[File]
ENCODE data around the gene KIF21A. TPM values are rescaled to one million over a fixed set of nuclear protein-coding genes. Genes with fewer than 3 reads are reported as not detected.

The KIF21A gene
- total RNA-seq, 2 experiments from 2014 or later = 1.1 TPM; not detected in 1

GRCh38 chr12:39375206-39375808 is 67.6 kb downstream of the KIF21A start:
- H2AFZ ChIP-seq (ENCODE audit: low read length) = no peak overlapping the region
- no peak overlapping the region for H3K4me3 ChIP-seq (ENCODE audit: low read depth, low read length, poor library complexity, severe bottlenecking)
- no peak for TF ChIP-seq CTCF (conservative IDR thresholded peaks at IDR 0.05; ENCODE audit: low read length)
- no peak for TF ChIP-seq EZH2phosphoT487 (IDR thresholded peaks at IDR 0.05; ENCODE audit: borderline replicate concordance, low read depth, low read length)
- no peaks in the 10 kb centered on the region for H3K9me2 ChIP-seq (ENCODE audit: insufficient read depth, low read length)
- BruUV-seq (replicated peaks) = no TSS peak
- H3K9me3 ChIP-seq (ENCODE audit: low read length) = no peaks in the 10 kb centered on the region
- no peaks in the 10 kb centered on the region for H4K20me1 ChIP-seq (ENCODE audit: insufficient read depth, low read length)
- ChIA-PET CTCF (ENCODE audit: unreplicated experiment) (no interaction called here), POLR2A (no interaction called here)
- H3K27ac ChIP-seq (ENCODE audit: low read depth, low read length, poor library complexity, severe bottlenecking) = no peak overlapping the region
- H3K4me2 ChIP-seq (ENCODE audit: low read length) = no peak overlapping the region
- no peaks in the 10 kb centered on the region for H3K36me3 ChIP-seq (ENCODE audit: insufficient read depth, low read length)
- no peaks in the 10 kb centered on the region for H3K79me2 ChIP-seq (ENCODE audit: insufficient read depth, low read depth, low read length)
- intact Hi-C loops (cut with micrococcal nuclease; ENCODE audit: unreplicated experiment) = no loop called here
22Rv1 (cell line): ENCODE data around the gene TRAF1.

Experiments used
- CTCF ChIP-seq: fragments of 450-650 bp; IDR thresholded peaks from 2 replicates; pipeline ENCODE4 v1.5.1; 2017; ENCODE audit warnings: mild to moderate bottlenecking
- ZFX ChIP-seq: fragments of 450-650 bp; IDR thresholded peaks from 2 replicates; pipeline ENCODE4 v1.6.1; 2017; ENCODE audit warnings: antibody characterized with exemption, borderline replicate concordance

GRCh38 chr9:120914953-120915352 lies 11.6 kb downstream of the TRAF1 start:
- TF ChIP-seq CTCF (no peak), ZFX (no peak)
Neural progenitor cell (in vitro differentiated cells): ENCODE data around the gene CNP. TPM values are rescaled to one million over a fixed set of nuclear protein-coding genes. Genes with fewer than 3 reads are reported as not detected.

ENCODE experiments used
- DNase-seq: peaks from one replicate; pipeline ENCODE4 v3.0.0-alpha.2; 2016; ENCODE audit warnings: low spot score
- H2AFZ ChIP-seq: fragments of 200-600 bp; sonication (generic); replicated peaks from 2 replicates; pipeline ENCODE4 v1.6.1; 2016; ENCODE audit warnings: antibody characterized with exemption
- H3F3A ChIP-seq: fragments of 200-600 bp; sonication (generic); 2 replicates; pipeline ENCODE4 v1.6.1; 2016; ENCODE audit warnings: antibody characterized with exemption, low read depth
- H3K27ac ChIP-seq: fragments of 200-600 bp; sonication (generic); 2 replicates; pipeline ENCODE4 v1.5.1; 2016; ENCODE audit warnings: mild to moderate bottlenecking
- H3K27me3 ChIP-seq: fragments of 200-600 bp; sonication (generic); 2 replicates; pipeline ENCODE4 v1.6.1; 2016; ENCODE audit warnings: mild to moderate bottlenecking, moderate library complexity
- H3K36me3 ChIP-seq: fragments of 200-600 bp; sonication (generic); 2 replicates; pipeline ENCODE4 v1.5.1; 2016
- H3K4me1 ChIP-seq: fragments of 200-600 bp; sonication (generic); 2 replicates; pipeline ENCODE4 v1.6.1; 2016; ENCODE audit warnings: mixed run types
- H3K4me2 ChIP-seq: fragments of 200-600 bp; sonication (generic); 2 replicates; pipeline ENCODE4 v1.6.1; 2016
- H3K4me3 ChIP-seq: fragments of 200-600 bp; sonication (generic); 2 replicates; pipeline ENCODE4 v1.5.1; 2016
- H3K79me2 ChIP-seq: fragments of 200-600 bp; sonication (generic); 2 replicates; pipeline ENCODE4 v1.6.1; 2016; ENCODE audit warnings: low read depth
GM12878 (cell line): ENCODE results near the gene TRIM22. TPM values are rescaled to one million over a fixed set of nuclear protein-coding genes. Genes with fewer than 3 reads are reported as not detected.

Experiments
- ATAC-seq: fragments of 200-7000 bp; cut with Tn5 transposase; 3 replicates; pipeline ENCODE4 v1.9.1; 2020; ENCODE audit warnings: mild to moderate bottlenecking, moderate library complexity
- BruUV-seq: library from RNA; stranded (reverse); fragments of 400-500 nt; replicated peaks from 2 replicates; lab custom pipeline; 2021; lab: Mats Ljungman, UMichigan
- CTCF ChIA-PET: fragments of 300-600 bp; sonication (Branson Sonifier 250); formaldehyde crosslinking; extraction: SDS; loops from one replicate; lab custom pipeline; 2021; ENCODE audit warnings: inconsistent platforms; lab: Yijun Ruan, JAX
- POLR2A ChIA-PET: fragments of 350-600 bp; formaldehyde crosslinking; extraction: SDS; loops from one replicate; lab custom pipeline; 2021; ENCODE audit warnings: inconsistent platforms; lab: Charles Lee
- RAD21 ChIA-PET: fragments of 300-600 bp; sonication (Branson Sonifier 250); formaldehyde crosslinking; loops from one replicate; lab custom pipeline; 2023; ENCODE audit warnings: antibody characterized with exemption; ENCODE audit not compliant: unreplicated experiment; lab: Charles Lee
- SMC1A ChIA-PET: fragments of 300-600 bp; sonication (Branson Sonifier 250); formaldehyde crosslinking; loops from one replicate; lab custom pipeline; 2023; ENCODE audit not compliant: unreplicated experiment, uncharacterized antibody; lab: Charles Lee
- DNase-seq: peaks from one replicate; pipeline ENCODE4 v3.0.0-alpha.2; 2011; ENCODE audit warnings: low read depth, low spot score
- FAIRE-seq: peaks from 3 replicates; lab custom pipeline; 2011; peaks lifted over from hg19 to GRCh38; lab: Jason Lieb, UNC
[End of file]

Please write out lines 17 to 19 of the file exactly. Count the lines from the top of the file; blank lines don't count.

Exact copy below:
- no peaks in the 10 kb centered on the region for H3K79me2 ChIP-seq (ENCODE audit: insufficient read depth, low read depth, low read length)
- intact Hi-C loops (cut with micrococcal nuclease; ENCODE audit: unreplicated experiment) = no loop called here
22Rv1 (cell line): ENCODE data around the gene TRAF1.